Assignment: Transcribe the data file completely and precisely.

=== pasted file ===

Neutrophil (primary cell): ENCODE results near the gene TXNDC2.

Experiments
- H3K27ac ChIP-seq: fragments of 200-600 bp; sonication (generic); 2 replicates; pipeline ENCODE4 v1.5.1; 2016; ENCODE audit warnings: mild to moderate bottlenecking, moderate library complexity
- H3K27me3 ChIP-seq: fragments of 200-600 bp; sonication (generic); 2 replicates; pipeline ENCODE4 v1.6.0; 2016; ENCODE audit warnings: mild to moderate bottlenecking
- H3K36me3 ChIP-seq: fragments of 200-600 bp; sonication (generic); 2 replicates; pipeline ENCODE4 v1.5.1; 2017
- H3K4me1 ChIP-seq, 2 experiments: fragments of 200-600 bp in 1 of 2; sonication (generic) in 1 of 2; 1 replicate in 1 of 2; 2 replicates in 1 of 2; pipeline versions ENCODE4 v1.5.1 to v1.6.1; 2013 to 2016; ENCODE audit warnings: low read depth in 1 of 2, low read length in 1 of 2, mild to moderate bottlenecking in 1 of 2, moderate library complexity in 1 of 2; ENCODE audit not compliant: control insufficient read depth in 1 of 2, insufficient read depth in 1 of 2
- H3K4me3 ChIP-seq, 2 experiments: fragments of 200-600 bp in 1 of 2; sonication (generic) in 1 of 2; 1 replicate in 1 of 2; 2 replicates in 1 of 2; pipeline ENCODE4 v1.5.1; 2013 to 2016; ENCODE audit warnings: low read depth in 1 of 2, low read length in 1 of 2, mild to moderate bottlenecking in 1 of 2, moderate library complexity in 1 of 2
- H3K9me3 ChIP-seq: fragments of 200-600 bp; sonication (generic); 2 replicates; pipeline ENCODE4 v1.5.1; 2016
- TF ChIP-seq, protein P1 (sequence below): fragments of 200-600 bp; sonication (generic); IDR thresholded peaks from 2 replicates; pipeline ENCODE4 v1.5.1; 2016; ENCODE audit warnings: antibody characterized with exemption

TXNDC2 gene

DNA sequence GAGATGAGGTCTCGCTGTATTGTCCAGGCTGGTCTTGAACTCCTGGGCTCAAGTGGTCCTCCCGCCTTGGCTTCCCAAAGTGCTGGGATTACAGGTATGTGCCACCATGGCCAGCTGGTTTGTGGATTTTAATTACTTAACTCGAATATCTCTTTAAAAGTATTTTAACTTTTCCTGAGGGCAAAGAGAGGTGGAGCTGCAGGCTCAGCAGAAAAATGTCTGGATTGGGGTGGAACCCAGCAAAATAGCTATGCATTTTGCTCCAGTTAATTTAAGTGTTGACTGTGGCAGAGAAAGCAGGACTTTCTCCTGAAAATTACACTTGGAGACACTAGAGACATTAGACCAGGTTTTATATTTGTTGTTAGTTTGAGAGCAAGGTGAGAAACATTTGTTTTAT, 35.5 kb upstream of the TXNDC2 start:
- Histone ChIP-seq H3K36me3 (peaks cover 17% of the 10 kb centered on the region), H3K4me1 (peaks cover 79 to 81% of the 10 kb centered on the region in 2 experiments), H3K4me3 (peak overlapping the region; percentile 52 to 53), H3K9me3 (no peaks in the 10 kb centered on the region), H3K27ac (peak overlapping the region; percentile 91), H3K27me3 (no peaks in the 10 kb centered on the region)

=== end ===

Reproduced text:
Neutrophil (primary cell): ENCODE results near the gene TXNDC2.

Experiments
- H3K27ac ChIP-seq: fragments of 200-600 bp; sonication (generic); 2 replicates; pipeline ENCODE4 v1.5.1; 2016; ENCODE audit warnings: mild to moderate bottlenecking, moderate library complexity
- H3K27me3 ChIP-seq: fragments of 200-600 bp; sonication (generic); 2 replicates; pipeline ENCODE4 v1.6.0; 2016; ENCODE audit warnings: mild to moderate bottlenecking
- H3K36me3 ChIP-seq: fragments of 200-600 bp; sonication (generic); 2 replicates; pipeline ENCODE4 v1.5.1; 2017
- H3K4me1 ChIP-seq, 2 experiments: fragments of 200-600 bp in 1 of 2; sonication (generic) in 1 of 2; 1 replicate in 1 of 2; 2 replicates in 1 of 2; pipeline versions ENCODE4 v1.5.1 to v1.6.1; 2013 to 2016; ENCODE audit warnings: low read depth in 1 of 2, low read length in 1 of 2, mild to moderate bottlenecking in 1 of 2, moderate library complexity in 1 of 2; ENCODE audit not compliant: control insufficient read depth in 1 of 2, insufficient read depth in 1 of 2
- H3K4me3 ChIP-seq, 2 experiments: fragments of 200-600 bp in 1 of 2; sonication (generic) in 1 of 2; 1 replicate in 1 of 2; 2 replicates in 1 of 2; pipeline ENCODE4 v1.5.1; 2013 to 2016; ENCODE audit warnings: low read depth in 1 of 2, low read length in 1 of 2, mild to moderate bottlenecking in 1 of 2, moderate library complexity in 1 of 2
- H3K9me3 ChIP-seq: fragments of 200-600 bp; sonication (generic); 2 replicates; pipeline ENCODE4 v1.5.1; 2016
- TF ChIP-seq, protein P1 (sequence below): fragments of 200-600 bp; sonication (generic); IDR thresholded peaks from 2 replicates; pipeline ENCODE4 v1.5.1; 2016; ENCODE audit warnings: antibody characterized with exemption

TXNDC2 gene

DNA sequence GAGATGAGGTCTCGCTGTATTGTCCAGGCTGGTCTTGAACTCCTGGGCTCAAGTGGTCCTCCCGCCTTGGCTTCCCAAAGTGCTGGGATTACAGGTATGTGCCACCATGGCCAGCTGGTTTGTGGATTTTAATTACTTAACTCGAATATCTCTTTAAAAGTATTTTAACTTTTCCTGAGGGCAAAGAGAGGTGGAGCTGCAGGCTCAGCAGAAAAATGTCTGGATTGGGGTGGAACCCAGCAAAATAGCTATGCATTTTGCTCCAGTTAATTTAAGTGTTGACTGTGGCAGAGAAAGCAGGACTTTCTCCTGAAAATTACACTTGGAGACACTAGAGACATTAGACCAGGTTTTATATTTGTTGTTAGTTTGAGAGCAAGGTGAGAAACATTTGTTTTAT, 35.5 kb upstream of the TXNDC2 start:
- Histone ChIP-seq H3K36me3 (peaks cover 17% of the 10 kb centered on the region), H3K4me1 (peaks cover 79 to 81% of the 10 kb centered on the region in 2 experiments), H3K4me3 (peak overlapping the region; percentile 52 to 53), H3K9me3 (no peaks in the 10 kb centered on the region), H3K27ac (peak overlapping the region; percentile 91), H3K27me3 (no peaks in the 10 kb centered on the region)